Other places where elevators were often the only choice were hospitals. When a close friend was in Columbia Presbyterian in New York I was relieved to find out they actually had an escalator to the patient rooms. She was on the 12th floor. But that was a one and only. In recent years, with an emphasis on health, many hospitals encouraged their staff to use the stairs so I often encountered very busy stairways. But years ago the stairways were often dingy and unfriendly places; and then there were those nasty signs: no entry from this floor. OMG what do I do now? One hospital found me in the wrong place. I climbed down to where I thought I had to be and found myself surrounded by depressing sights! The place was eerily quiet and seemed to come right out of a horror movie. I was on the rather morbid morgue floor and being not yet ready to donate my body to science I fled faster than I ever thought possible.
You see the life of an elevator phobic is filled with challenges.
Our home in Herzliya is actually an apartment building and we’re on the third floor. Hardly anyone uses the stairs. I used to tell my neighbors I was doing hitamlut, exercise, as I trudged up the stairs, often shlepping something or other. Now I use the elevator, but with some parameters. If the parking lot is fairly empty, for example, and there’s no one to heed the emergency button on the elevator, I think twice about stairs vs elevator and often still rely on the stairs. I do use elevators now but I know I’d panic if I got stuck in one. But I maintain that many so called normal people wouldn’t be too happy suspended in that black box either.
My sister, whose Herzliya building is a few hundred meters from ours, lives on the 8th floor. I’ve hiked up those stairs very often. Lots of stairs. Now I generally take the elevator. Recently their Shabbat elevator had a nervous breakdown and just stood there, tantalizingly telling me I’m here but I won’t go there. Their second elevator didn’t work at all. My brave husband just waited for the Shabbat lift. The newly brave, but not that brave, me, took the stairs. Huffing and puffing all the way. He arrived before I did.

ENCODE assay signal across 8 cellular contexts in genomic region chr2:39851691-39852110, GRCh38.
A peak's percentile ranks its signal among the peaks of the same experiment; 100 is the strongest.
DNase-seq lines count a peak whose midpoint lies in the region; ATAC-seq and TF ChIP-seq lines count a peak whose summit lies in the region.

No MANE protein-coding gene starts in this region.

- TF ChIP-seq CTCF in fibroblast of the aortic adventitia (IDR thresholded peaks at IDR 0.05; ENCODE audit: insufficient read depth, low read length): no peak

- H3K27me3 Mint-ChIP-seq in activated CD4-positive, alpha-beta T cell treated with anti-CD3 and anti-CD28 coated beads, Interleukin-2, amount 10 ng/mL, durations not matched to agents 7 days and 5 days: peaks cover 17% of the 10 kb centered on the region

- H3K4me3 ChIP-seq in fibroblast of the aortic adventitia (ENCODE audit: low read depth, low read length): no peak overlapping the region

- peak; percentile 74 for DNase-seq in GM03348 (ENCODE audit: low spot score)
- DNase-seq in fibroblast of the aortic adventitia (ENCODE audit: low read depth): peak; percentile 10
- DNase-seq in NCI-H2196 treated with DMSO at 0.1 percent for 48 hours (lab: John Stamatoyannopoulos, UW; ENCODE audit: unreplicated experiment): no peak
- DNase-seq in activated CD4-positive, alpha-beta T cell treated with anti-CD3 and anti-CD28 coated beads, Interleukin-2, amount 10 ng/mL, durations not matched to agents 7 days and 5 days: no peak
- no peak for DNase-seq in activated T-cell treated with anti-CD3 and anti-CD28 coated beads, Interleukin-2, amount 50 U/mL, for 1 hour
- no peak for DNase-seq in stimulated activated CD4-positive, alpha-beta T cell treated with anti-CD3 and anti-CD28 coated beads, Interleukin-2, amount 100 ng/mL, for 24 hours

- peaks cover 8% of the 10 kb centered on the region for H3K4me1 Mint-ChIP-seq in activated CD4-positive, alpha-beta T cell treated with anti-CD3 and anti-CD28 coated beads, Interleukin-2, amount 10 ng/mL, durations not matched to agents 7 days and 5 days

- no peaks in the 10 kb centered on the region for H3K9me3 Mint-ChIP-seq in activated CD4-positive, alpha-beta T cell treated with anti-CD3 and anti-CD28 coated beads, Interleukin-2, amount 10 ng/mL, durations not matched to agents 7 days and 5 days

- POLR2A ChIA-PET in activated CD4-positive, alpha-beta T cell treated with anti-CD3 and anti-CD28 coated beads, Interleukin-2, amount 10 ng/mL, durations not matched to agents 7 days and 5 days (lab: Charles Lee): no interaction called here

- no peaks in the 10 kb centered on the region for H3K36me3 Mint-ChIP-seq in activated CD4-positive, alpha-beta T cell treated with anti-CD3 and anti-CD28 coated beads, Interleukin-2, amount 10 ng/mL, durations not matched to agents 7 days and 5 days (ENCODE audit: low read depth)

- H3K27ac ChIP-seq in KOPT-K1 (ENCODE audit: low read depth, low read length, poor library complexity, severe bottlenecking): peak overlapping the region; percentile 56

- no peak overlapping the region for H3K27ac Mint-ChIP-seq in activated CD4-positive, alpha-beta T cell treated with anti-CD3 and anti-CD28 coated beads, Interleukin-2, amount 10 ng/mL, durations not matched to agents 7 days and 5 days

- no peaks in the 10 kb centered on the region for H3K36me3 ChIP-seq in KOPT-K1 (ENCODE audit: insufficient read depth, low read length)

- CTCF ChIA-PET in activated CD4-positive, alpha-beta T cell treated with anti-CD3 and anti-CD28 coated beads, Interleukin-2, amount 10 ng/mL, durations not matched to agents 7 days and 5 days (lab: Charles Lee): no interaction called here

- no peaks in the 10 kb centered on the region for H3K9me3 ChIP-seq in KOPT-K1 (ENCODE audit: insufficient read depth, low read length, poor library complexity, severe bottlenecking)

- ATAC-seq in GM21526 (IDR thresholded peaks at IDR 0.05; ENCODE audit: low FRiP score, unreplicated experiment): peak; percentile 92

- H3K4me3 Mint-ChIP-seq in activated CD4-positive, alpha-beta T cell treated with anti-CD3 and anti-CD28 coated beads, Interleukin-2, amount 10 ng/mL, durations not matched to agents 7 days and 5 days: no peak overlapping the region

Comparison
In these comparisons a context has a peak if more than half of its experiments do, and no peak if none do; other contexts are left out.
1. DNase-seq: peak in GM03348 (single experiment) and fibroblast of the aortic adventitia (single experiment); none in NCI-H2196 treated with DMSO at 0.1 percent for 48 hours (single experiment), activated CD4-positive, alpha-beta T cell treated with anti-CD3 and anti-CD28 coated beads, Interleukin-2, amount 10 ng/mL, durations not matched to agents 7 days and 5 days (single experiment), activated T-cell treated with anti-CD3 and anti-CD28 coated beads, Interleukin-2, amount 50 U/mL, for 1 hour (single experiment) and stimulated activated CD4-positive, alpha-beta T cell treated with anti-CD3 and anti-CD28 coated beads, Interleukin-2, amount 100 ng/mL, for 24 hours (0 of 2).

Office buildings are, especially in a place like New York or Tel Aviv, usually high-rise. Stairs stairs stairs. And stares stares stares! Gveret yesh maalit. Madam, we’ve got an elevator.
My life was challenged by this miserable phobia.
And then, a half century after its mysterious arrival, suddenly it was gone. Unless there was something really scary (like the aforementioned event in my sister’s building) I now go into elevators like normal people do. I am one of those blase people I used to marvel at. I now prefer high floors in hotels (the view).
The phobia and old age intersected. It’s harder now to contemplate climbing 14 stories. And why arrive breathless when I can calmly push a button and soar up to my destination?
But, be kind to those you know to be phobic. Phobias do not make sense and they often have no rational basis. I’m no psychiatrist but I do know that there are people out there with irrational fears that they can’t control. I knew someone, a prominent attorney actually, who had a bridge phobia. Not the card game. He would circumvent the George Washington Bridge every day on his way to work in Manhattan from northern New Jersey, adding at least an hour to his commute each way. I’ve seen people terrified by escalators, dogs, ad infinitum. I’m relieved that I’ve overcome this but let’s just say it took a very very very long time! On the other hand, I’m now ready to be invited to brunch in your new penthouse……preferably in Paris!